Recognition of customer participation

To help encourage and recognize those customers who had participated in the program, our client gave out small gifts at several sessions, invited the participants to dinner at a nice restaurant to wrap up the study, and wrote letters of appreciation. This recognition is important because the customers receive compensation for their participation, commit a significant amount of time, and show a willingness to contribute to the effort to improve the client’s products.

Our client also provided follow-up information to the participants letting them know of progress made on the design of new information products as a result of the customer partnering sessions. Customers are very interested in knowing what has happened to their recommendations. They want to see the fruits of their labors in improved, more usable products.

We recommend that program facilitators and client companies maintain a relationship with customers after the final working session. A continuing relationship provides the client company with opportunities to ask customers for feedback on new product ideas and to modify its efforts accordingly during the development process. Customer partners might even participate in new product usability tests.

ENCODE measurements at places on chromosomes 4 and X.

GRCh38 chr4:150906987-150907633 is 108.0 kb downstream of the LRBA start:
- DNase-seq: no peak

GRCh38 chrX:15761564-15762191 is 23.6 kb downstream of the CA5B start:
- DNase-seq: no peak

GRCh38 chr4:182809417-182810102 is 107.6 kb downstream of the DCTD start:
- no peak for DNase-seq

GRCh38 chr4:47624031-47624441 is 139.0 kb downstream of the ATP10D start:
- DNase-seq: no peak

Developing product prototypes

The time between working sessions allows the client company to develop product prototypes for customer partners to review in later working sessions. Getting customer feedback on product prototypes helps with product redesign in the following ways:

  • The client company receives immediate feedback on new ideas for product design and presentation.